• Colorado Springs’ journey to overcome drastic budget cuts that decimated most city services, including parks and recreation in the early 2000s, to now be an Elite HEAL City;
  • What’s next for transportation funding, including walk and bike infrastructure, given the defeat of Proposition 110;
  • The big impact and cost savings that come with medically tailored nutrition; and
  • The process the City of Arvada undertook to pass Arvada’s unique Community Agriculture Master Plan.

Another highlight of the Summit was the presentation of the 2018 Governor’s Healthy Community Award to the City of Montrose, a LiveWell Colorado Elite HEAL City. The award, presented by the Colorado Office of Economic Development and International Trade (OEDIT) in partnership with LiveWell Colorado, acknowledges a community each year for their collaborative efforts toward community wellness that also positively impacts economic vitality. Community input and involvement combined with city leadership has led to momentous success for various projects including the Montrose Recreation Center, Sharing Ministries Food Bank, Montrose Urban Renewal Authority Project and PIC Place, each creating opportunities for all residents despite economic standing. In recognition of their achievement, Montrose also received a $4,000 monetary award, contributed by Rocky Mountain Health Plans, to further enhance community wellness efforts. Congratulations Montrose!

Three outstanding individuals were also honored by receiving LiveWell Colorado’s Community Impact Champion Award. This year’s recipients were:

  • Patience Kabwasa, Director of Programs, Colorado Springs Food Rescue, was nominated by Zac Chapman in recognition of her tireless work to create a more socially just and health equitable Colorado Springs through creating better access to, and knowledge around, healthy foods.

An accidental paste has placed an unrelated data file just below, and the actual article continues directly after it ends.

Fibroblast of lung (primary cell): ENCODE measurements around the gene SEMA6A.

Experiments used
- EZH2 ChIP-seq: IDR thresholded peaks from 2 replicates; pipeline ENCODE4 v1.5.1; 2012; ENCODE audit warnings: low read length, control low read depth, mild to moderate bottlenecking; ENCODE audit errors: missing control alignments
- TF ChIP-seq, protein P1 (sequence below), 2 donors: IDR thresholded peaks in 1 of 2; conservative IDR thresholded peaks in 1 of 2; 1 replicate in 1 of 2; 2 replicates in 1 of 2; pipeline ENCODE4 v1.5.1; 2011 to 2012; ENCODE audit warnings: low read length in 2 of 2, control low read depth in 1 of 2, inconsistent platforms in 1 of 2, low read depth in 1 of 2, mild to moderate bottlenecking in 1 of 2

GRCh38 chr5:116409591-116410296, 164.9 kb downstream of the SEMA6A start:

• Jodie Sutton, Cortez Farmers Market Manager, was nominated by Amy Nelms to honor her tireless work as the Cortez Farmers Market’s co-market manager. Jodie’s commitment was made exceedingly clear last summer when the EBT machine used by the market was no longer operable. Jodie worked hard to transition to a manual voucher system which was labor intensive and difficult. Nonetheless, Jodie continued to advocate for the acceptance of SNAP and assured customers that they were welcome and valued.
  • Zufan Tezazu, co-owner, Syracuse Market, was nominated by Amy Nelms to honor her work at the market to ensure that produce is featured in the front of the store and complimented with healthy, culturally appropriate staples such as bulk beans and injera. The market is also a Double Up Food Bucks site. Zufan’s enthusiasm and method of supporting her community having access to fresh produce has become a model for training and technical assistance for other Denver Metro stores.

LiveWell is looking ahead to the 2019 HEAL Summit and hopes to see many familiar and new faces attend once again. PowerPoint presentations and materials from the 2018 HEAL Summit can be accessed on our web site here.